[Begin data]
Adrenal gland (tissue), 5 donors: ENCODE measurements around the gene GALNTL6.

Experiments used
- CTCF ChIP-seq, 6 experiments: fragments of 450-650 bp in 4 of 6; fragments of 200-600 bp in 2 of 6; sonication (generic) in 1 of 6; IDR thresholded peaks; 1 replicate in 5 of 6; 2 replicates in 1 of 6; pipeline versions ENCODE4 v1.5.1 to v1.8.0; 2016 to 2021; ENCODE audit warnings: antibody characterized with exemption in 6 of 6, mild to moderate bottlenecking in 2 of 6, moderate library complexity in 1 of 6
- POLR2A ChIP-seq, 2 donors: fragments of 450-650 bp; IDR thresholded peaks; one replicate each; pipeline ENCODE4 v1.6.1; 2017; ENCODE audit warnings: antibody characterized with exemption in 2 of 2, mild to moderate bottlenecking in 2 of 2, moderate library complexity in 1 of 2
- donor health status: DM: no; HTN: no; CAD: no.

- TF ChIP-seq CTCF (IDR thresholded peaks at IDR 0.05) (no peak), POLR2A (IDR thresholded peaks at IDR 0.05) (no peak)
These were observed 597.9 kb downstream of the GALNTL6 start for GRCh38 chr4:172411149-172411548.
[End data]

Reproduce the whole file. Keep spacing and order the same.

Adrenal gland (tissue), 5 donors: ENCODE measurements around the gene GALNTL6.

Experiments used
- CTCF ChIP-seq, 6 experiments: fragments of 450-650 bp in 4 of 6; fragments of 200-600 bp in 2 of 6; sonication (generic) in 1 of 6; IDR thresholded peaks; 1 replicate in 5 of 6; 2 replicates in 1 of 6; pipeline versions ENCODE4 v1.5.1 to v1.8.0; 2016 to 2021; ENCODE audit warnings: antibody characterized with exemption in 6 of 6, mild to moderate bottlenecking in 2 of 6, moderate library complexity in 1 of 6
- POLR2A ChIP-seq, 2 donors: fragments of 450-650 bp; IDR thresholded peaks; one replicate each; pipeline ENCODE4 v1.6.1; 2017; ENCODE audit warnings: antibody characterized with exemption in 2 of 2, mild to moderate bottlenecking in 2 of 2, moderate library complexity in 1 of 2
- donor health status: DM: no; HTN: no; CAD: no.

- TF ChIP-seq CTCF (IDR thresholded peaks at IDR 0.05) (no peak), POLR2A (IDR thresholded peaks at IDR 0.05) (no peak)
These were observed 597.9 kb downstream of the GALNTL6 start for GRCh38 chr4:172411149-172411548.